Supreme Court sides with band The Slants in fight over disparaging trademarks

Supreme Court sides with band The Slants in fight over disparaging trademarks
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The Supreme Court on Monday sided with Asian-American dance-rock band The Slants in striking down a provision in trademark law that banned the Patent and Trademark Office (PTO) from registering disparaging names.

In affirming a lower court ruling, the Supreme Court said the disparagement clause in the Lanham Act violates the First Amendment’s protections of free speech in a case eyed carefully by fans of the Washington Redskins.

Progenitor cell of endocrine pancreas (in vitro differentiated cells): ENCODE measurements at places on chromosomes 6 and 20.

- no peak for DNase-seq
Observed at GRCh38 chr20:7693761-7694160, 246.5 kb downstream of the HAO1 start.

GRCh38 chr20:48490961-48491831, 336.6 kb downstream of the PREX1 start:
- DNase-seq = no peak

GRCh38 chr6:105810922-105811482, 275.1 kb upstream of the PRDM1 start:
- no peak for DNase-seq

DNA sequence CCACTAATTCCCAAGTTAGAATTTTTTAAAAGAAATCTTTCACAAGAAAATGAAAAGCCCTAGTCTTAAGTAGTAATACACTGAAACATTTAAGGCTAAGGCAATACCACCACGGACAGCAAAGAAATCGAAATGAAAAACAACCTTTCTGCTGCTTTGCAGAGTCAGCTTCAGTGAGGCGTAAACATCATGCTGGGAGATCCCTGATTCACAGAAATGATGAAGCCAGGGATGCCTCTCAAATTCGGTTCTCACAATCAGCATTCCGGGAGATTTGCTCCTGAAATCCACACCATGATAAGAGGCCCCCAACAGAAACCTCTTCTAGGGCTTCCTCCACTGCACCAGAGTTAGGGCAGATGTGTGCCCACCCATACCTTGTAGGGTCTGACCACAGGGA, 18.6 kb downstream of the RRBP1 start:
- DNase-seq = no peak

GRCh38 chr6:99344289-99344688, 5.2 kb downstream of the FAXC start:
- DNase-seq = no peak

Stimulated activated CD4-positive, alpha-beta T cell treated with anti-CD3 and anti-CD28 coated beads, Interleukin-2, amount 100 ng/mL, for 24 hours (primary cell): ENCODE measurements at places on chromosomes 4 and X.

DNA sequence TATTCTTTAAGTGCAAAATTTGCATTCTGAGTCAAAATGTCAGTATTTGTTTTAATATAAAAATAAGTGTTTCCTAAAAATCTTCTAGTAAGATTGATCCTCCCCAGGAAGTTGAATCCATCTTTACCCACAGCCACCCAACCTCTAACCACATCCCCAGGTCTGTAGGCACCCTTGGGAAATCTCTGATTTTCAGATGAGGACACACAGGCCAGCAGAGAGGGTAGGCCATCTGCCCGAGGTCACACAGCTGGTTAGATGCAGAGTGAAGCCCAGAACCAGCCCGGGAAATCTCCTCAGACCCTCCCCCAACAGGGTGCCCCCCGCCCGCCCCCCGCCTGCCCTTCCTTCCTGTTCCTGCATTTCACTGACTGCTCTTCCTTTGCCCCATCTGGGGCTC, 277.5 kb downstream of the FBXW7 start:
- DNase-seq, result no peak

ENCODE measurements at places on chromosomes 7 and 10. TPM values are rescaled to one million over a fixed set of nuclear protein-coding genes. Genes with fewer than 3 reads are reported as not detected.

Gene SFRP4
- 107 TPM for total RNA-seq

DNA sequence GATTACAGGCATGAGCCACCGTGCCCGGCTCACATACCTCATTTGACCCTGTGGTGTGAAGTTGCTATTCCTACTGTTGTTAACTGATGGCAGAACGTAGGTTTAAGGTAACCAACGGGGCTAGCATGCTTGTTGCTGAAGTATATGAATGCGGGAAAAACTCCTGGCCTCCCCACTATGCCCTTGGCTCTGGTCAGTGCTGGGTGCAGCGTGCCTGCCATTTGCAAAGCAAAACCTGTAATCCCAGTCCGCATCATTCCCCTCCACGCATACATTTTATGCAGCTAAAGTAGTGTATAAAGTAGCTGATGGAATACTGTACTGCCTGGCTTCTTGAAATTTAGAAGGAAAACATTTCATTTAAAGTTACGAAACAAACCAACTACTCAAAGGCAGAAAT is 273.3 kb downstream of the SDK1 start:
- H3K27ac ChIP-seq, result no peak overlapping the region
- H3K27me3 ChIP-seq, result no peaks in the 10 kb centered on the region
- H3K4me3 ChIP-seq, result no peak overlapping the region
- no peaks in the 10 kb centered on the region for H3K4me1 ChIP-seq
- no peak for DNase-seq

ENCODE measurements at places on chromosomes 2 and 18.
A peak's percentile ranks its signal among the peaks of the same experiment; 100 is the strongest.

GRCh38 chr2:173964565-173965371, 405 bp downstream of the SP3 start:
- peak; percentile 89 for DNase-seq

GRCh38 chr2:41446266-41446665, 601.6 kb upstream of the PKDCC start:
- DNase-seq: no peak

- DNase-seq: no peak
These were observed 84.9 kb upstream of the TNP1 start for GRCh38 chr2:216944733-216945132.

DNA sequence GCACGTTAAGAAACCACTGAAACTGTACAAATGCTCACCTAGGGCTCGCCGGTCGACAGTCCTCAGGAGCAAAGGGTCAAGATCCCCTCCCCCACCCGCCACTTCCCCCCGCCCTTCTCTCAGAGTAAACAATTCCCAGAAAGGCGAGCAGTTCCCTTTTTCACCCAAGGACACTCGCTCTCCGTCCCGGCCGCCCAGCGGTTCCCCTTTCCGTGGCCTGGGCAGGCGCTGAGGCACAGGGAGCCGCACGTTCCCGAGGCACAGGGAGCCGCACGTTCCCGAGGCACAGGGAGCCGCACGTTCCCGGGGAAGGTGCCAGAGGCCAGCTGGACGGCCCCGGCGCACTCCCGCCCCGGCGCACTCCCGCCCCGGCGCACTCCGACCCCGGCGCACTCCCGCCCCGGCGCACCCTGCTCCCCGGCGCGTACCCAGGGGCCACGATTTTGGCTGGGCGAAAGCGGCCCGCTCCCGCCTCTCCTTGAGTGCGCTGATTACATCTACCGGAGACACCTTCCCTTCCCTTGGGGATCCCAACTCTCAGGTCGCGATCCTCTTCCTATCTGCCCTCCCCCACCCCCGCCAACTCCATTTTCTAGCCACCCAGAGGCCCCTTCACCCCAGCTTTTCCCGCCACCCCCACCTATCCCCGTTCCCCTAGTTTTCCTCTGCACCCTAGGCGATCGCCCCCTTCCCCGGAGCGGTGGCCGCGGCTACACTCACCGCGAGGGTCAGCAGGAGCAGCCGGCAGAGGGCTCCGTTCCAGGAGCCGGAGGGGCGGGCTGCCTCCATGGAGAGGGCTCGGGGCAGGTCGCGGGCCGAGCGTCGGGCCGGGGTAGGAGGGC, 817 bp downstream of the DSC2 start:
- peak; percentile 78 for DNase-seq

The provision in the law prohibited the PTO from registering trademarks that may disparage or bring into contempt or disrepute any persons, living or dead.

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The Slants frontman, Simon Shiao Tam, sued the PTO after it refused to register the Portland, Ore.-based band name. The board said the term “slants” referred to people of Asian descent in a disparaging way.

The case was being closely watched because the Washington Redskins had asked the court to take its case challenging the PTO’s decision to cancel its trademark, but the court refused.

The NFL team's appeal has not yet been heard by a federal appeals court in Richmond, Va.

The PTO canceled the "Redskins” trademark in 2014, claiming the team name and logo are disparaging to Native Americans.